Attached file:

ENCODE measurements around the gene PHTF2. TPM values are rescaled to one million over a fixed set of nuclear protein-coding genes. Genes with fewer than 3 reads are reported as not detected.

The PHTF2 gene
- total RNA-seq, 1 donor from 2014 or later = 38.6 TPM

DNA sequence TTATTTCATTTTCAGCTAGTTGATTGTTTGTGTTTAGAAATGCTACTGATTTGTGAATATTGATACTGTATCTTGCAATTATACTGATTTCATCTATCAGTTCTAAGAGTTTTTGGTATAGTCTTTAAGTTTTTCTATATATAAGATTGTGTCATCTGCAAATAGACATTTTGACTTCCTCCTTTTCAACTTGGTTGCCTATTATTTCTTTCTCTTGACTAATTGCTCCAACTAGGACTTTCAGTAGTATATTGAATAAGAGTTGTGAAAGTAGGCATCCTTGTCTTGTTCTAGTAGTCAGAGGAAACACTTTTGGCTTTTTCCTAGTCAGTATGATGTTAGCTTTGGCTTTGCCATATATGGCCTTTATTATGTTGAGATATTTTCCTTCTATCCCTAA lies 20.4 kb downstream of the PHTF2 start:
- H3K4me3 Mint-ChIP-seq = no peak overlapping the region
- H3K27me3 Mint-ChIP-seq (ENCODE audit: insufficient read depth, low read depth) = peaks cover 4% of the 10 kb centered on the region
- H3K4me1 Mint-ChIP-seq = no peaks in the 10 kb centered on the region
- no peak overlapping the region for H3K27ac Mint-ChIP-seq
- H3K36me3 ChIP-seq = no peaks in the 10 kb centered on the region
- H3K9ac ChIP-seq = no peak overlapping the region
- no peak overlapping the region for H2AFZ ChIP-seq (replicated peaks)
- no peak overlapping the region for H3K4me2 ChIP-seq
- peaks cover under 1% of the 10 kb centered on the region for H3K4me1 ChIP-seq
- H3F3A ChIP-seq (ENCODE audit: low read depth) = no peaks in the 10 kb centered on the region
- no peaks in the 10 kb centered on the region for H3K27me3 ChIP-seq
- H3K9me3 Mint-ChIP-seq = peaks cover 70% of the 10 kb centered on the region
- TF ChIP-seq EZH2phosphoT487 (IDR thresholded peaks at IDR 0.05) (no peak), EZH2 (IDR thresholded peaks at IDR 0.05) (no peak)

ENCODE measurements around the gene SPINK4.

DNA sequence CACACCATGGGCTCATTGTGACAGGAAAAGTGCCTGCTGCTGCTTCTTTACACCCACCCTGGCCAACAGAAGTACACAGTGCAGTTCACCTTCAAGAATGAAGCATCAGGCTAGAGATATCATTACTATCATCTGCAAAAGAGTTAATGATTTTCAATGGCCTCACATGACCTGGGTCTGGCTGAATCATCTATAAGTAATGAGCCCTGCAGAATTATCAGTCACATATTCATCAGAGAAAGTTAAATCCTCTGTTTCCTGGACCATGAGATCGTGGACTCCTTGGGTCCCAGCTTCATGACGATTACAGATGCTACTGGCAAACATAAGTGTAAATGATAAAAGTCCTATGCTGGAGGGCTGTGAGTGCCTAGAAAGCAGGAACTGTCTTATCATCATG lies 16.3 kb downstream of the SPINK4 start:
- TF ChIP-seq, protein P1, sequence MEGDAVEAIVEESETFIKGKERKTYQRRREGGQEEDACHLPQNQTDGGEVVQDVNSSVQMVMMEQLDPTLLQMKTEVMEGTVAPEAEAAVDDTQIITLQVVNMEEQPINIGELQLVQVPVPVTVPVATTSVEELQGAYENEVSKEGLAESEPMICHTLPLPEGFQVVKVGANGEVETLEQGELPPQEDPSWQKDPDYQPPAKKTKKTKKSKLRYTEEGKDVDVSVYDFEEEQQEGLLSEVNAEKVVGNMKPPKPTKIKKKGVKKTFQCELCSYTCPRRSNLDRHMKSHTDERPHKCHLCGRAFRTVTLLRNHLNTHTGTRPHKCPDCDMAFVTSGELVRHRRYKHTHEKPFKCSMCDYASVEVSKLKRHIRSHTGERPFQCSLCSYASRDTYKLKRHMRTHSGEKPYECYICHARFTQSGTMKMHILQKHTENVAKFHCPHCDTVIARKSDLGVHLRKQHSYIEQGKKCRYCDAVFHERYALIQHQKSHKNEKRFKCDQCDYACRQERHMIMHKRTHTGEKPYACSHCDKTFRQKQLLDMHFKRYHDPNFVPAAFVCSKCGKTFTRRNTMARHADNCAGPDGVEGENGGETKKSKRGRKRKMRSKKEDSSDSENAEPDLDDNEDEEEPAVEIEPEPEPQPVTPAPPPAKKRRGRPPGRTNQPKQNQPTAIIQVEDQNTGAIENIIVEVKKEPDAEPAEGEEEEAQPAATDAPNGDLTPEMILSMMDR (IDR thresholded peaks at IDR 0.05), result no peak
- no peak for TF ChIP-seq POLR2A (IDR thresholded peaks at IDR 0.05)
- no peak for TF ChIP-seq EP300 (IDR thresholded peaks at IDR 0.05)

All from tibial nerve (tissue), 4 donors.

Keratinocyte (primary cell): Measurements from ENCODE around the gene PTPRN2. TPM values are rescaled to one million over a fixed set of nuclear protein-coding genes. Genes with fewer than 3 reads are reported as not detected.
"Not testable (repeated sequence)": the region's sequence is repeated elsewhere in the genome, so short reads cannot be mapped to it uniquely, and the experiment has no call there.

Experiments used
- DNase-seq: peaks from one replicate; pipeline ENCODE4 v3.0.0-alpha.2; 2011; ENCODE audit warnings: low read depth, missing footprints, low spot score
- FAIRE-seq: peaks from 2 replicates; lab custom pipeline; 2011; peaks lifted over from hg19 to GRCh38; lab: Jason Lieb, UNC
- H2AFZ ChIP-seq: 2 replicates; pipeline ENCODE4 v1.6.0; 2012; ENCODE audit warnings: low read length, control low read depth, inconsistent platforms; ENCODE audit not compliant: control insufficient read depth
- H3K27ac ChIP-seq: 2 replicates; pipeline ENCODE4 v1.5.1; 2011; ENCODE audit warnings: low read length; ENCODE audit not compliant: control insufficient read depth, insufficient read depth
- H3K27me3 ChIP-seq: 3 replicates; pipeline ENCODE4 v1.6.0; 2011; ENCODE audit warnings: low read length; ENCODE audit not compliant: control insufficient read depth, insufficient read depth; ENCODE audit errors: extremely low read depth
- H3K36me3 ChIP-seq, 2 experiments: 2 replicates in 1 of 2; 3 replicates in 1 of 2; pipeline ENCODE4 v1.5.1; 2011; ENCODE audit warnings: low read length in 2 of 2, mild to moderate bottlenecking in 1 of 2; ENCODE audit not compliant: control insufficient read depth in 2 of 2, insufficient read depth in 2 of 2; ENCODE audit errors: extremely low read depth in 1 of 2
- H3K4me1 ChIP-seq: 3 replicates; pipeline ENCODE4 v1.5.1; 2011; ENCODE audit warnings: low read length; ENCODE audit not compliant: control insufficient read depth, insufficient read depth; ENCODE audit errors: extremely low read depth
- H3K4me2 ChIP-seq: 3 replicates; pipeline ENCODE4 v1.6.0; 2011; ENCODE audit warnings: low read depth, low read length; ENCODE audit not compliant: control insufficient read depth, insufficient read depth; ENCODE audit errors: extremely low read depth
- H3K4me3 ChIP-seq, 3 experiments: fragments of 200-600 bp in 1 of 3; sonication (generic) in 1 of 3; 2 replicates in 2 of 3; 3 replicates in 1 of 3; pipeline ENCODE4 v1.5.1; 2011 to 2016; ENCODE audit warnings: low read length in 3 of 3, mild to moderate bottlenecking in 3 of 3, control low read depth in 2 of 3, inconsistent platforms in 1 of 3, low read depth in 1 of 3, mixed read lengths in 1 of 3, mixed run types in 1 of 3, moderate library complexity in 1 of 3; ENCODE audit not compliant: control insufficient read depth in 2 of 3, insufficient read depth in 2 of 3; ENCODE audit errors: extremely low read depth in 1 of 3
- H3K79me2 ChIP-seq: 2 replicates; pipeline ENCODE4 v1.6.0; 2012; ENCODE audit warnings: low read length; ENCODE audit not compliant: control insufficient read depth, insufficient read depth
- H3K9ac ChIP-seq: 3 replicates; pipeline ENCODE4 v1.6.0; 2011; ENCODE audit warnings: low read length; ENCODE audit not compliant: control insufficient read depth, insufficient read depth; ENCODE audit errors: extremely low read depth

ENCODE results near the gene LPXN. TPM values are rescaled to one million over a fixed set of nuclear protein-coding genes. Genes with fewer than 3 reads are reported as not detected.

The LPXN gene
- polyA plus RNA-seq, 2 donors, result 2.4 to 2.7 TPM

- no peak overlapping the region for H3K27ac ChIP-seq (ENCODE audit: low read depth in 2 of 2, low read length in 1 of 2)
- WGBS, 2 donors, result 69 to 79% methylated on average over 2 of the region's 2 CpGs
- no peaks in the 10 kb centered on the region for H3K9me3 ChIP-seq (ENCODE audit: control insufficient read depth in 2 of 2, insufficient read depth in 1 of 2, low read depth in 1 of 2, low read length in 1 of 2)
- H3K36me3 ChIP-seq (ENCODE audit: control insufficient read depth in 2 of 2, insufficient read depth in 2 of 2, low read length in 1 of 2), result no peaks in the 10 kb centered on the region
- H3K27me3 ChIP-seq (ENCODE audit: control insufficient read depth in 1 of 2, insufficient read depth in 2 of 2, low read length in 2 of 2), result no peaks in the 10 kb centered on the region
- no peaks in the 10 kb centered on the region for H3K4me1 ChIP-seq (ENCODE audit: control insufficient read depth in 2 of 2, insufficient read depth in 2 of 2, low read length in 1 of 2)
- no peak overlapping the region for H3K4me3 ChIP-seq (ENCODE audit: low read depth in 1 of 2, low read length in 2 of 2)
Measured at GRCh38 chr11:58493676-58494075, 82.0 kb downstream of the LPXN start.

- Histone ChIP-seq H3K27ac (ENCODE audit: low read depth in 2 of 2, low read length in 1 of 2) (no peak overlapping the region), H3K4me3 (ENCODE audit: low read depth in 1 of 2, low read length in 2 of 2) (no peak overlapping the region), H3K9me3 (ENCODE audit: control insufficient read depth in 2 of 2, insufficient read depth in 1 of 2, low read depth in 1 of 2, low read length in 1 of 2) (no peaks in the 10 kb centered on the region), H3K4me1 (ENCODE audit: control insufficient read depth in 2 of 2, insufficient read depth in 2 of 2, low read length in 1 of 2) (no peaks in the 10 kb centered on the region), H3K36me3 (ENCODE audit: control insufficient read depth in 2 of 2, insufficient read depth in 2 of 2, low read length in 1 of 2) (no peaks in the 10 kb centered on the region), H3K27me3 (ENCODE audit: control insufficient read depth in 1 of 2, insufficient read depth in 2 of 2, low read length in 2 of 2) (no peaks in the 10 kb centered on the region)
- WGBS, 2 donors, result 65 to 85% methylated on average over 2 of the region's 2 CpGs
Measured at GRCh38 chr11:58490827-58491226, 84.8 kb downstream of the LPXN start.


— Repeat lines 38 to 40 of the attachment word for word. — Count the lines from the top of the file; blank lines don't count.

ENCODE results near the gene LPXN. TPM values are rescaled to one million over a fixed set of nuclear protein-coding genes. Genes with fewer than 3 reads are reported as not detected.

The LPXN gene
- polyA plus RNA-seq, 2 donors, result 2.4 to 2.7 TPM